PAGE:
Hall of Fame Class of 2013
Ronald Gross has devoted his life and career to advancing lifelong learning through his teaching, publishing, consulting, grant-funded programs and projects, professional speaking, activism, innovation, and research.
Gross was commissioned by the U.S. Department of Education to write the American Bicentennial Essay on Lifelong Learning, published in the official volume A Nation of Learners (1975), an early indication of his national impact. He has strongly influenced the field through his many publications: three of the best known are The Lifelong Learner (1977), Peak Learning (1991, 2008), and The Independent Scholar’s Handbook (1982). The impact of the latter, combined with his other work for the College Board’s Office of Adult Learning Services on independent scholarship, was described by the late Buckminster Fuller, “If humanity is to pass safely through its present crisis on earth, it will be because a majority of individuals are now doing their own thinking. Ronald Gross has pioneered in improving the climate for such thinking in the United States.”
Long-time co-chair of the Columbia University Seminar on Innovation in Education, he has advanced lifelong learning by initiating programs and funding innovative projects while serving at The Ford Foundation, the Fund for the Advancement of Education, and the Aspen Institute for Humanistic Studies, and has himself received grants and awards from numerous agencies. His most recent recognition was the Malcolm Knowles Memorial Award for significant lifelong contributions to self-directed learning.
As a scholar, he conceptualized, articulated, refined, tested, published, and revised many innovative books advocating and supporting lifelong learning. Moreover, he enlisted distinguished fellow scholars and scientists through his Columbia Seminar in exploring and refining the proposed learning modalities over the past 16 years.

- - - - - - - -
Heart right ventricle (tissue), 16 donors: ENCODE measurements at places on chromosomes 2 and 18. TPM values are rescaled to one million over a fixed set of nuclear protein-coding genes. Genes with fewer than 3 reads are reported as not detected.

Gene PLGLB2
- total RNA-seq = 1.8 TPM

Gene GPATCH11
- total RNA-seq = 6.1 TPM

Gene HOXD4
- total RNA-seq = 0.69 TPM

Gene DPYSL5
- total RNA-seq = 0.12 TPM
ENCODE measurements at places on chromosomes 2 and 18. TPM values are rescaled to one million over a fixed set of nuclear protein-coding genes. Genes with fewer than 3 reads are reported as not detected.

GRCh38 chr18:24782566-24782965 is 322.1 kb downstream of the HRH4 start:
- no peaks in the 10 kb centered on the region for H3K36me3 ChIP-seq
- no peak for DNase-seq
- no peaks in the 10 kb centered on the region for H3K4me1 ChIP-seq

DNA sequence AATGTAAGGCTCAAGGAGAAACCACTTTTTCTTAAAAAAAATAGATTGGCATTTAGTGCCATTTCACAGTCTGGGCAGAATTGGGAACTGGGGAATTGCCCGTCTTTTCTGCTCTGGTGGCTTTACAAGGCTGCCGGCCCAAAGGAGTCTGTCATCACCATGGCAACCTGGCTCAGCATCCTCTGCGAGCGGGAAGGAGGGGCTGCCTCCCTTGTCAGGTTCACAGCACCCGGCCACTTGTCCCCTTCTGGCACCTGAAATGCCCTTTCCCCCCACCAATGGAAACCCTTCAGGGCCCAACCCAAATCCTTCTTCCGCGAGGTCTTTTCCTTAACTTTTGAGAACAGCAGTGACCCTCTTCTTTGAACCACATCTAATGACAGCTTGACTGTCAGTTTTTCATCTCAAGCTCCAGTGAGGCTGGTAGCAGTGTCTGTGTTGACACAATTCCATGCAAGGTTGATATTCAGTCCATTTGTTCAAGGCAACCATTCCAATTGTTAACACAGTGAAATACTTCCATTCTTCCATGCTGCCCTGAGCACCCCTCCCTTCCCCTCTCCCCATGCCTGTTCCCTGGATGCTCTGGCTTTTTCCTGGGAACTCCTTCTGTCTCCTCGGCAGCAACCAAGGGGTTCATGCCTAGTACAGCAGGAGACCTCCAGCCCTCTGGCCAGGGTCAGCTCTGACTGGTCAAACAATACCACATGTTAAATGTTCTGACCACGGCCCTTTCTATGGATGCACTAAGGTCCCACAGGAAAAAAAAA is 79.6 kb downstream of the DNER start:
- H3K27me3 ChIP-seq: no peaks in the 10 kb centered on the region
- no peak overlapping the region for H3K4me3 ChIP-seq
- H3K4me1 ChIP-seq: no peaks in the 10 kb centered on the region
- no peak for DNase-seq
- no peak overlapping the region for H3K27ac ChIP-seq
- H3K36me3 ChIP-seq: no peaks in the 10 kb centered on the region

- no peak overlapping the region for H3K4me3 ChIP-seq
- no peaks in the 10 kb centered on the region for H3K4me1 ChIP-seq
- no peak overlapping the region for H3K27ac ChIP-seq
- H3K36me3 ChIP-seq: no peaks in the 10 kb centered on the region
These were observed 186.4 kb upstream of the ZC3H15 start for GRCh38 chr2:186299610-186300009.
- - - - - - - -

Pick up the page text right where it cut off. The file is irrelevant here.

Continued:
As a policy-advocate, Gross helped propel public programs toward innovative adult and continuing education in two key positions. As the associate director of the presidentially-appointed National Commission on Instructional Technology, he edited and had a major influence on the content of the report Future Directions for Open Learning (National Institute of Education, 1979). Secondly, as Senior Consultant in 1981-83 for The College Board’s Office of Adult Learning Services, he organized the first national conference on independent scholarship, which led to the formation of the National Association of Independent Scholars.
As a practitioner, he has worked with public libraries to create and offer Lively Minds, an innovative and award-winning adult education program, which he developed under grants from the federal Library Services and Construction Act.
As an advocate, Gross has brought his vision of independent, individualized, relevant, and powerful lifelong learning to major associations, corporations, and government agencies through more than 200 keynote speeches and featured workshops for organizations such as the American Academy of Family Physicians, IBM, and Xerox. He has applied the principles of achieving peak performance and maximizing human potential in diverse fields and the major professions through more than 30 major publications.